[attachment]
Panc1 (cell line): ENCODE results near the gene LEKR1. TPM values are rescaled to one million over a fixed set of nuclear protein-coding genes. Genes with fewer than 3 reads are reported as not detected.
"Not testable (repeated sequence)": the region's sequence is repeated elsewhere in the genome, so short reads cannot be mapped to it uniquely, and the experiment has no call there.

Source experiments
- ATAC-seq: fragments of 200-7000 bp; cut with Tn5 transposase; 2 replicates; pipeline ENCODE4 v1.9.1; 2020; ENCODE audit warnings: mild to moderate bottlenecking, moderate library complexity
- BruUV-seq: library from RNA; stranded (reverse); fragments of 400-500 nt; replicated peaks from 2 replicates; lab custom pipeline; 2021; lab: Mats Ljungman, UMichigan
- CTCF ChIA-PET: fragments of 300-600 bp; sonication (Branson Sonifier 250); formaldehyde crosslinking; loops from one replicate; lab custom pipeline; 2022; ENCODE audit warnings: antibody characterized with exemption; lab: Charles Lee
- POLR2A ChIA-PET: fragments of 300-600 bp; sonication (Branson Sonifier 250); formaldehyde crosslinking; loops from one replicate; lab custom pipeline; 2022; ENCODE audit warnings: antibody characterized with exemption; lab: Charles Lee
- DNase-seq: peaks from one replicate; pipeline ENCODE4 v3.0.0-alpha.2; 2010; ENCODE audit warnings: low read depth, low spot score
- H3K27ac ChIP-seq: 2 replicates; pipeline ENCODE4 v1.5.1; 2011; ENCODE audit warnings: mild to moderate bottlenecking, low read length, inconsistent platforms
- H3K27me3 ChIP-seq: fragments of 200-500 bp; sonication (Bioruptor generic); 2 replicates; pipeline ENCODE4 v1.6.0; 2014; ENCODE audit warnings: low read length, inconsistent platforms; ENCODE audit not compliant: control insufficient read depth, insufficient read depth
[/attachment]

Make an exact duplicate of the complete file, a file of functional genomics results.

Panc1 (cell line): ENCODE results near the gene LEKR1. TPM values are rescaled to one million over a fixed set of nuclear protein-coding genes. Genes with fewer than 3 reads are reported as not detected.
"Not testable (repeated sequence)": the region's sequence is repeated elsewhere in the genome, so short reads cannot be mapped to it uniquely, and the experiment has no call there.

Source experiments
- ATAC-seq: fragments of 200-7000 bp; cut with Tn5 transposase; 2 replicates; pipeline ENCODE4 v1.9.1; 2020; ENCODE audit warnings: mild to moderate bottlenecking, moderate library complexity
- BruUV-seq: library from RNA; stranded (reverse); fragments of 400-500 nt; replicated peaks from 2 replicates; lab custom pipeline; 2021; lab: Mats Ljungman, UMichigan
- CTCF ChIA-PET: fragments of 300-600 bp; sonication (Branson Sonifier 250); formaldehyde crosslinking; loops from one replicate; lab custom pipeline; 2022; ENCODE audit warnings: antibody characterized with exemption; lab: Charles Lee
- POLR2A ChIA-PET: fragments of 300-600 bp; sonication (Branson Sonifier 250); formaldehyde crosslinking; loops from one replicate; lab custom pipeline; 2022; ENCODE audit warnings: antibody characterized with exemption; lab: Charles Lee
- DNase-seq: peaks from one replicate; pipeline ENCODE4 v3.0.0-alpha.2; 2010; ENCODE audit warnings: low read depth, low spot score
- H3K27ac ChIP-seq: 2 replicates; pipeline ENCODE4 v1.5.1; 2011; ENCODE audit warnings: mild to moderate bottlenecking, low read length, inconsistent platforms
- H3K27me3 ChIP-seq: fragments of 200-500 bp; sonication (Bioruptor generic); 2 replicates; pipeline ENCODE4 v1.6.0; 2014; ENCODE audit warnings: low read length, inconsistent platforms; ENCODE audit not compliant: control insufficient read depth, insufficient read depth